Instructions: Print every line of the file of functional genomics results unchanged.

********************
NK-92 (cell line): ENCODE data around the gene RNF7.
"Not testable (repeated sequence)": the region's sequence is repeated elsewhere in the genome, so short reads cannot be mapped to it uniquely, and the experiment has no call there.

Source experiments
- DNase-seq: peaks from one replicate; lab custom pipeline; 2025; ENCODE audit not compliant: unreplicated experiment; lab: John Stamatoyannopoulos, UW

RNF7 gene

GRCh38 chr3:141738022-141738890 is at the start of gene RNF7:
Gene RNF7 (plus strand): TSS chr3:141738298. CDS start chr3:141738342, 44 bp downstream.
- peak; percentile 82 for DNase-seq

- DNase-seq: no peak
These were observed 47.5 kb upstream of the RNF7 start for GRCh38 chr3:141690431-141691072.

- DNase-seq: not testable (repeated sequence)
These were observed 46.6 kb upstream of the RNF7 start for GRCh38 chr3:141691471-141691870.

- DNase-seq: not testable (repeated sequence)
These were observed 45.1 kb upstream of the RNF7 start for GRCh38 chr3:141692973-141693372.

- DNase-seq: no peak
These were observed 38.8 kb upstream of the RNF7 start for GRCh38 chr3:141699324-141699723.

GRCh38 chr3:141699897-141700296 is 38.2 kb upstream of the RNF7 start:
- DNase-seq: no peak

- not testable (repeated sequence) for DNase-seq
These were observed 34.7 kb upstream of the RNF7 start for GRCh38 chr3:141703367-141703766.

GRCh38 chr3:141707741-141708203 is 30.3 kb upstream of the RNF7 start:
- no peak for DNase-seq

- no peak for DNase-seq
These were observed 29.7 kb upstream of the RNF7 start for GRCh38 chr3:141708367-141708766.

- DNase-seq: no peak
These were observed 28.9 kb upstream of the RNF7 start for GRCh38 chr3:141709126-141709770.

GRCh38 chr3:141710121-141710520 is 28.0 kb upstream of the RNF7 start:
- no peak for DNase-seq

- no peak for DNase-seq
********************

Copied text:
NK-92 (cell line): ENCODE data around the gene RNF7.
"Not testable (repeated sequence)": the region's sequence is repeated elsewhere in the genome, so short reads cannot be mapped to it uniquely, and the experiment has no call there.

Source experiments
- DNase-seq: peaks from one replicate; lab custom pipeline; 2025; ENCODE audit not compliant: unreplicated experiment; lab: John Stamatoyannopoulos, UW

RNF7 gene

GRCh38 chr3:141738022-141738890 is at the start of gene RNF7:
Gene RNF7 (plus strand): TSS chr3:141738298. CDS start chr3:141738342, 44 bp downstream.
- peak; percentile 82 for DNase-seq

- DNase-seq: no peak
These were observed 47.5 kb upstream of the RNF7 start for GRCh38 chr3:141690431-141691072.

- DNase-seq: not testable (repeated sequence)
These were observed 46.6 kb upstream of the RNF7 start for GRCh38 chr3:141691471-141691870.

- DNase-seq: not testable (repeated sequence)
These were observed 45.1 kb upstream of the RNF7 start for GRCh38 chr3:141692973-141693372.

- DNase-seq: no peak
These were observed 38.8 kb upstream of the RNF7 start for GRCh38 chr3:141699324-141699723.

GRCh38 chr3:141699897-141700296 is 38.2 kb upstream of the RNF7 start:
- DNase-seq: no peak

- not testable (repeated sequence) for DNase-seq
These were observed 34.7 kb upstream of the RNF7 start for GRCh38 chr3:141703367-141703766.

GRCh38 chr3:141707741-141708203 is 30.3 kb upstream of the RNF7 start:
- no peak for DNase-seq

- no peak for DNase-seq
These were observed 29.7 kb upstream of the RNF7 start for GRCh38 chr3:141708367-141708766.

- DNase-seq: no peak
These were observed 28.9 kb upstream of the RNF7 start for GRCh38 chr3:141709126-141709770.

GRCh38 chr3:141710121-141710520 is 28.0 kb upstream of the RNF7 start:
- no peak for DNase-seq

- no peak for DNase-seq